[6:15] He said that because every 3DS presents 3D in the same way, it offers developers a consistent standard, instead of having to worry about differing TVs.
[6:15] Hideki Kondo takes the mic, with O'Leary translating.
[6:15] Kondo is the overall hardware producer of the 3DS, but is also offering input on software development for the device.
[6:17] He was a software developer before this, though--the 3DS is his first hardware project, a fact that made him "very nervous."
[6:17] Now it's on to the new Nintendogs games, Nintendogs + Cats. (The plus is in the title.)
[6:19] Miyamoto said he mentioned he got a cat at last year's roundtable to fool the press into thinking he was working on Nintencats.
[6:19] Miyamoto jokes about experimenting on cats.
[6:21] "Cats are interesting. They're kind of like girls. When they come talk to you, it's great. When you go talk to them, it doesn't go so well."
[6:22] He said they skinned Nintendogs with cat models, but it was strange because they behaved like dogs--coming when called, tails wagging.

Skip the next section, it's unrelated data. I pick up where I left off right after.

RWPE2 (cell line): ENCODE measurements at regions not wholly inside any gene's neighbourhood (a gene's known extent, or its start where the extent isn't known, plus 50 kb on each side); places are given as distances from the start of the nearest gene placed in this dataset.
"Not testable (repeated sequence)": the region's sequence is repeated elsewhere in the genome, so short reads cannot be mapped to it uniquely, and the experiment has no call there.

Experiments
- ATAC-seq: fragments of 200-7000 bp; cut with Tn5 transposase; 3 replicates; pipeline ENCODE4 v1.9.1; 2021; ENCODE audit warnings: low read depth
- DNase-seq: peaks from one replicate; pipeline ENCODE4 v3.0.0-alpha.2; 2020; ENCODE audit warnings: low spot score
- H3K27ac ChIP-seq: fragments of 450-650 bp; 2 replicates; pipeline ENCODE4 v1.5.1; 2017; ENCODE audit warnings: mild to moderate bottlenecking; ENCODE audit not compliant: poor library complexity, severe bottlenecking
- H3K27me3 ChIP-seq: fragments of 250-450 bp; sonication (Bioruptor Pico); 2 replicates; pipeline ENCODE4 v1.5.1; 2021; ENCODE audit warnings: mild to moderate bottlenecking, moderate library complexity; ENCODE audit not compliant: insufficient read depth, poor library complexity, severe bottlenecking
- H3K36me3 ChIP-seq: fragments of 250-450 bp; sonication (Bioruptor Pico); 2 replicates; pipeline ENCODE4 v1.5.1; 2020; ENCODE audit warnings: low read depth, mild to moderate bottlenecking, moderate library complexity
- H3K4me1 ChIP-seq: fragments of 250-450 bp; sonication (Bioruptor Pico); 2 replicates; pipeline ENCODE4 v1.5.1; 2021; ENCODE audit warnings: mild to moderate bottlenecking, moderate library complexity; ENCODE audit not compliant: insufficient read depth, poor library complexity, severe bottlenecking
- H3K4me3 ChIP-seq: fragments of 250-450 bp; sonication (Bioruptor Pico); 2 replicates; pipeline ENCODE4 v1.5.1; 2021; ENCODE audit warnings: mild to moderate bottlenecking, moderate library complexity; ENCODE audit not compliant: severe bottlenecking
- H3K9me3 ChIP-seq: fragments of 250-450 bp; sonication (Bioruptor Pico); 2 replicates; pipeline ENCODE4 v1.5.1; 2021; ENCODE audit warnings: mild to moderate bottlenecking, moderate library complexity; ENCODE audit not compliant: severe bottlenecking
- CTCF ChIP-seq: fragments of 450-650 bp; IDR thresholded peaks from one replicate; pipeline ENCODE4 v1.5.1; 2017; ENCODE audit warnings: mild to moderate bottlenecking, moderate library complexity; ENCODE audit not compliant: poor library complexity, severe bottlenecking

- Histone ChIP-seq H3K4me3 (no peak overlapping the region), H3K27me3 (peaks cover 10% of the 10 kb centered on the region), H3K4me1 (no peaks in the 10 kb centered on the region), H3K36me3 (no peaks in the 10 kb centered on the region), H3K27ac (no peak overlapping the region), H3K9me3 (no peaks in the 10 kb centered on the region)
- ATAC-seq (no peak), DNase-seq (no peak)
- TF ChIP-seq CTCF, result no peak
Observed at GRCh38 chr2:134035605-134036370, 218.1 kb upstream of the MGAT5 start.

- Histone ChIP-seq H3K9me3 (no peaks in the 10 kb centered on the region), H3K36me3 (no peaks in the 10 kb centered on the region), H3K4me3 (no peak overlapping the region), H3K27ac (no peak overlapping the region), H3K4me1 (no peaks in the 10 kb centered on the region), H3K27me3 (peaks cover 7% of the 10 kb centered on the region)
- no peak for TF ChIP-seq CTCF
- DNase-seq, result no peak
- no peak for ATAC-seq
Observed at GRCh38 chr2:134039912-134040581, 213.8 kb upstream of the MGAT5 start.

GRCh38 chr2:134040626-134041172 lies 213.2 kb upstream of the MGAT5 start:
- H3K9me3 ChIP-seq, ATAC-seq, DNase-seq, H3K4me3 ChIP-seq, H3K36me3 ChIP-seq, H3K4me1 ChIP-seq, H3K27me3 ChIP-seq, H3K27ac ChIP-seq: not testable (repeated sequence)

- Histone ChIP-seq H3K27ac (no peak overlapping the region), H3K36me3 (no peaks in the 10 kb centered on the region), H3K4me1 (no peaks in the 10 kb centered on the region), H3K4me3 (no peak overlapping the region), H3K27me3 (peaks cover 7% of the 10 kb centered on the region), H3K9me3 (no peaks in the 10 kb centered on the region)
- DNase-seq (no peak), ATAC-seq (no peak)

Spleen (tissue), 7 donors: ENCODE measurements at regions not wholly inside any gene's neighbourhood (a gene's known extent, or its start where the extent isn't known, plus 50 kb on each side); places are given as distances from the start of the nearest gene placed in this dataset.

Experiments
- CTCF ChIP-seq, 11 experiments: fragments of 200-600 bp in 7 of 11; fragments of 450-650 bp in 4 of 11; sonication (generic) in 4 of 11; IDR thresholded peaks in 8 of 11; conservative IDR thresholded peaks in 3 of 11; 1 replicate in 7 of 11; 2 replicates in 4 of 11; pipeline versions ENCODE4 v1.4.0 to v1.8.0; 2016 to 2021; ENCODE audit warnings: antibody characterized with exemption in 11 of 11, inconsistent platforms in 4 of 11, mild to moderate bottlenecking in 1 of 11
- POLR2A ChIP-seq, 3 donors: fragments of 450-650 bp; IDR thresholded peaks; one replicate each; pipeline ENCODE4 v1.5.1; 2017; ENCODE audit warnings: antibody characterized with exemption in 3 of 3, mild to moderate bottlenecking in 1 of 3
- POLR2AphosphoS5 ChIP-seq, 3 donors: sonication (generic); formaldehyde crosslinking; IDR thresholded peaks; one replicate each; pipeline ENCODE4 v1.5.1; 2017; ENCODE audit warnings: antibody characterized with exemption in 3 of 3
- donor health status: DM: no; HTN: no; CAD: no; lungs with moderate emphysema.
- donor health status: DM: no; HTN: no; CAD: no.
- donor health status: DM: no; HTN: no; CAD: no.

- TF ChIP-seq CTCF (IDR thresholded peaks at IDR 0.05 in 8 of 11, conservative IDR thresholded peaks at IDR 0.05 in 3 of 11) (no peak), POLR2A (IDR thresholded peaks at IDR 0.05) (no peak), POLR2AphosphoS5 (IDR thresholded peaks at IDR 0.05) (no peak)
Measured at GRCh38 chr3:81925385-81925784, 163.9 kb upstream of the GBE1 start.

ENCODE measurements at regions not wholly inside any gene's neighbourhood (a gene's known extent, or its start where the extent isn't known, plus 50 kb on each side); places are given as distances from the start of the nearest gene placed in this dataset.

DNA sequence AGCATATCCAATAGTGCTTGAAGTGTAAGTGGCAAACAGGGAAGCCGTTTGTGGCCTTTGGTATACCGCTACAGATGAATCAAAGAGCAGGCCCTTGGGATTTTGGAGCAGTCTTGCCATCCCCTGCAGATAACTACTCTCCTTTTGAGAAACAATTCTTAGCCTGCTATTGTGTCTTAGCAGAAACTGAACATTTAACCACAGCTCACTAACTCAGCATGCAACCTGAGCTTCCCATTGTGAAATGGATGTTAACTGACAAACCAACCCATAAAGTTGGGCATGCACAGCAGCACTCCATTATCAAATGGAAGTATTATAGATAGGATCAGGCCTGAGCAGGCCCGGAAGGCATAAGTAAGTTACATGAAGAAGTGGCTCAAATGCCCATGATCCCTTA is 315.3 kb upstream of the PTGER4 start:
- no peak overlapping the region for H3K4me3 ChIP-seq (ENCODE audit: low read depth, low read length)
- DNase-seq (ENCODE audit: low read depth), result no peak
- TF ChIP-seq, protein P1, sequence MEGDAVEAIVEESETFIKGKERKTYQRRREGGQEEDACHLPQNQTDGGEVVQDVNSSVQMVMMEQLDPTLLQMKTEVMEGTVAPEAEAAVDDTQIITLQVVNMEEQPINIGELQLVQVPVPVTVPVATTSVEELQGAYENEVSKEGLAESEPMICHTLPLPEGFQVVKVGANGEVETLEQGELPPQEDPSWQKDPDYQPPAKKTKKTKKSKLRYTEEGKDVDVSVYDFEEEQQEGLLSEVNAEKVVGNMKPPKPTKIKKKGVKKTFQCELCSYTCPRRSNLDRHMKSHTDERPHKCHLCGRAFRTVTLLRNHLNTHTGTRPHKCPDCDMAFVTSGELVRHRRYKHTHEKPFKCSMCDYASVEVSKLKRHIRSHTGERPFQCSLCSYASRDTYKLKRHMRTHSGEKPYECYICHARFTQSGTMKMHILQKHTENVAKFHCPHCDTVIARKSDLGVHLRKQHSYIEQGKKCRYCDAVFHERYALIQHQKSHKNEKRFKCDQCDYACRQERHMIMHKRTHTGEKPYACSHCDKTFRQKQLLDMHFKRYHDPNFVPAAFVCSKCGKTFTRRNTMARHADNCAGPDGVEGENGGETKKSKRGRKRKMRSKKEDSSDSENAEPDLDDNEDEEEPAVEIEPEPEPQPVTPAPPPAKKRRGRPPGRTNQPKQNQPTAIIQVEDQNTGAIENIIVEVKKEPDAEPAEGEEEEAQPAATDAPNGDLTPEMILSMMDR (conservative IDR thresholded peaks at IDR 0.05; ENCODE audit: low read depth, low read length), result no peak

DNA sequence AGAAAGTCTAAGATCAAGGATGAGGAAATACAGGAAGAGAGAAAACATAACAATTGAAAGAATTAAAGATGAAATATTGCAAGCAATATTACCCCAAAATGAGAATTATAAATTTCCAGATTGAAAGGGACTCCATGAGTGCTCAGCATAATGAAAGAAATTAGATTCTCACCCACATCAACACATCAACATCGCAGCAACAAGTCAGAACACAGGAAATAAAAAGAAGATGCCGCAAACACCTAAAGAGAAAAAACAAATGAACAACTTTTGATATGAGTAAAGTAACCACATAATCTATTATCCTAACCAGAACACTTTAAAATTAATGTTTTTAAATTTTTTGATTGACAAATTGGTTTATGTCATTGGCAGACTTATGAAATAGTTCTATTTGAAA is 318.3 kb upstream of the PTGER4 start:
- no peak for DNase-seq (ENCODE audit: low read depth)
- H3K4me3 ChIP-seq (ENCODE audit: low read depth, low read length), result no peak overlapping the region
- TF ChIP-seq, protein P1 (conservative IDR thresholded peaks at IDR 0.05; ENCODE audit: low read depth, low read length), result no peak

[6:22] He said the reason the new game will have dogs and cats is that it's interesting to watch dogs and cats interact.
[6:22] Kondo says that the 3DS will really bring out the animals' differing fur types.
[6:23] He said the sequel will also bring out the individual personality of the dogs.
[6:24] He said that the new game will have a larger range of different-sized dogs and will add a new form of communication between the player and their dog.
[6:24] He said the game will use the 3DS's inward-facing camera to recognize your face.
[6:25] If you put your face close enough to the screen, the dog will lick your face.
[6:26] The game will also feature facial recognition. So dogs will react differently to players it knows and players it doesn't know.
[6:26] The game will communicate with a visual medium, the 3DS's microphone, and the touch screen.